To have an impoverished spirituality is to participate in a surface level  relationship with Jesus.  It’s like being the guy or girl who say’s hi to people at the party then simply walks away never engaging in a deep conversation.  To have a surface level relationship with Jesus is to misunderstand a liberating, redeeming, grounded in the humility of repentance grace.

“Social justice is important because the gospel is important.”

– Eugene Cho

In working toward a helpful conversation on this particular topic, I would like to see a re-engagement of a theology around the spiritual practices within Anabaptism.  From practices as ‘big’ as communion (which would be helpful in working through our guilt), a re-engagement of communal liturgy, prayer, music, and the dynamics of an individual spirituality within a tradition that is, for our North American context, fairly communal.

*I suspect another key to working towards an answer to this impoverished spirituality and theology of grace in the Anabaptist faith tradition is to gaze back to the forefathers of Anabaptism (and exegeting the Bible of course).  These radicals participated in a very fervent spirituality wherein they actively engaged our Trinitarian God.* 

Is there an paradigmatic Anabaptist spirituality?  What part do our spiritual practices, or lack thereof, play in the spiritual impoverishment of Anabaptism?  Any other thoughts, questions, or wonderings?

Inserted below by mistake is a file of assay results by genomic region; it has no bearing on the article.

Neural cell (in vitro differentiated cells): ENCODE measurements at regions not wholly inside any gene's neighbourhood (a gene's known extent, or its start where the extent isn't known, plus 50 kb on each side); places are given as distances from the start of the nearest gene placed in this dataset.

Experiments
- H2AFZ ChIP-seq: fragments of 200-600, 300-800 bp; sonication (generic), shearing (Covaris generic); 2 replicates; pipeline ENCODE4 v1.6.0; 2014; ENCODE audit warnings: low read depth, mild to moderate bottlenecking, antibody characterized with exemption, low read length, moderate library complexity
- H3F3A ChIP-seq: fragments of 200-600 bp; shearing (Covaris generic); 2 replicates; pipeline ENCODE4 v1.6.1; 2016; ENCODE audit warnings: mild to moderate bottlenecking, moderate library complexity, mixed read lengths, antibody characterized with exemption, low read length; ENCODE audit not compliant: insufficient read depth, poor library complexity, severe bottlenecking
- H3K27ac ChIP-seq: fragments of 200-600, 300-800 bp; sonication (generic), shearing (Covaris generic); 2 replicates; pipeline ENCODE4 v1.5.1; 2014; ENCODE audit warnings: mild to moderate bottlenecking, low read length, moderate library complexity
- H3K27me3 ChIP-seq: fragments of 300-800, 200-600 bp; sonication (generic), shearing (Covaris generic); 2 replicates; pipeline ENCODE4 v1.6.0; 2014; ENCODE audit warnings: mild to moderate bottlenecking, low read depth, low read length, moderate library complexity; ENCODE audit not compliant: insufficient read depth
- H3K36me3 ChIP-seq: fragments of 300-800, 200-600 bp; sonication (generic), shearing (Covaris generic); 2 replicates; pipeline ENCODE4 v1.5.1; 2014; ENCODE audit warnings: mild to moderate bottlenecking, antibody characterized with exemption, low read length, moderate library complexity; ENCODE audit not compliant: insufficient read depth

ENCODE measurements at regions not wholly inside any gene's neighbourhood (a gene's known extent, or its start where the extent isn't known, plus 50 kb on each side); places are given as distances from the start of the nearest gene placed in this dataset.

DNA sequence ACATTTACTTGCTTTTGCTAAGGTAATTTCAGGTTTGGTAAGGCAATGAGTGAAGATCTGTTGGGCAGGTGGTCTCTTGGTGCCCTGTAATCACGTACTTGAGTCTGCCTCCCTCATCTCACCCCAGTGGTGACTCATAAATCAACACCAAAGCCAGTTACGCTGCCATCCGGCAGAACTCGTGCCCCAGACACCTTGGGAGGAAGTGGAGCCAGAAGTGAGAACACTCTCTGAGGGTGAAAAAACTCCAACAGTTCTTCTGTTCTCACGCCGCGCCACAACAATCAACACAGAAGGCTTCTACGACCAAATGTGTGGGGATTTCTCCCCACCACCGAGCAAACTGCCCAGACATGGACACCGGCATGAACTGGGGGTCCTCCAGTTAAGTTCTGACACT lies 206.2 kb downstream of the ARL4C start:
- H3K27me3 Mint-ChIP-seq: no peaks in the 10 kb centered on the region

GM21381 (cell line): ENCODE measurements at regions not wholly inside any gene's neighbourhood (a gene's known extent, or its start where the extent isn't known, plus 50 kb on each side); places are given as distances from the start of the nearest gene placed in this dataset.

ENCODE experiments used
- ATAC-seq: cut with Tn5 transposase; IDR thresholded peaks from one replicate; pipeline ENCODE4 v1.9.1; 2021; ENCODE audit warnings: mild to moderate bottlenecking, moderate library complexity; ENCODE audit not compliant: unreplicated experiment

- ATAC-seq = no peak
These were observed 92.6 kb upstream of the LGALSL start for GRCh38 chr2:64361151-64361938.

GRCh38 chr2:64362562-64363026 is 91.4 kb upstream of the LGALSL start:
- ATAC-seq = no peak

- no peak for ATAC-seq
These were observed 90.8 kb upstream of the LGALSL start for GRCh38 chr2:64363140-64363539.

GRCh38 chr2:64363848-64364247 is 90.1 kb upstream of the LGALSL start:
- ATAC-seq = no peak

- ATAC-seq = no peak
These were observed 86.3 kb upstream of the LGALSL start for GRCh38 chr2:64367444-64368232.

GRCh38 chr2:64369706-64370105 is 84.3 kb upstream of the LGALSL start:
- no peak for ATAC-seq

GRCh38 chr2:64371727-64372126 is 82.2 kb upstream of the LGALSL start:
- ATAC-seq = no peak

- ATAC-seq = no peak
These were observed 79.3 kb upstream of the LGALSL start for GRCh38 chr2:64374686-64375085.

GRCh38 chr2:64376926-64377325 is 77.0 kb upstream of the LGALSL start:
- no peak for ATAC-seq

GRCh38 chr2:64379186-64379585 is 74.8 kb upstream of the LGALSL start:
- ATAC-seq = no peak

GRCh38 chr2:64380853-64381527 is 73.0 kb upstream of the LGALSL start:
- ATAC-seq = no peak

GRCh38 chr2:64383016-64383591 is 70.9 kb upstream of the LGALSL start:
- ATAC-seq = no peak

Find Dintaman’s short article HERE

Find the synchro-bloggers through these links:


Next Reformation



  1. Pingback: The Anabaptist Vision—Synchro Blog | Rumblings
  2. Pingback: The Anabaptist vision – Synchro-blog
  3. Leonard Hjalmarson · June 27, 2012

    I was re-reading the opening chapter in Butler-Bass, “Christianity for the Rest of Us” yesterday, and I like the way she builds a frame of history, practice, and wisdom – hope .. together these things lead us to shalom. The Spirit works in all three places — all of grace.

  4. mddanner · June 28, 2012

    On what basis do you discern that discipleship and ethical practice are taking precedence OVER gospel and communion with the Triune God? [As opposed to discipleship and ethical practice embedded within gospel and communion with the Triune God.]

    • chris lenshyn · June 28, 2012


      I firmly believe that discipleship is a strength for Anabaptism and that when healthy it IS firmly embedded within the gospel and our Triune God. Yet, as a consequence of that strength there is potential for legalism, where what we do takes precedence over why, and in our case, through whom we are doing it. The classic, the gospel is important because we are doing social justice and being disciples and such.

      I hate to drop the contexual card, yet being in Anabaptist contexts throughout Canada, and going to a Mennonite university, I have seen in person this type of activity.

      Is this something you see in your context?

    • chris lenshyn · June 28, 2012

      P.S. take a look at the Dintaman article…

  5. mddanner · July 2, 2012

    Finally read Dintaman’s article! Understood in it’s historical context, it makes sense. His critique is leveled against a particular expression of the Anabaptist vision of Harold S. Bender, that lost the foundational assumptions that anchored Bender’s vision in a Spirit-empowered community on mission with God in the world. To the degree that we still struggle to locate God’s mission within God’s agency, I would agree with you. I like how you brought this into conversation with Rollin’s recent post, which was quite good. In some ways, Dintaman was pioneering a missional ecclesiology by locating social action within kingdom redemption that is primarily God’s work from beginning to end. Good stuff. Thanks for posting.

    • chris lenshyn · July 8, 2012

      Thanks. Interesting to see the implications.

      Great blog BTW.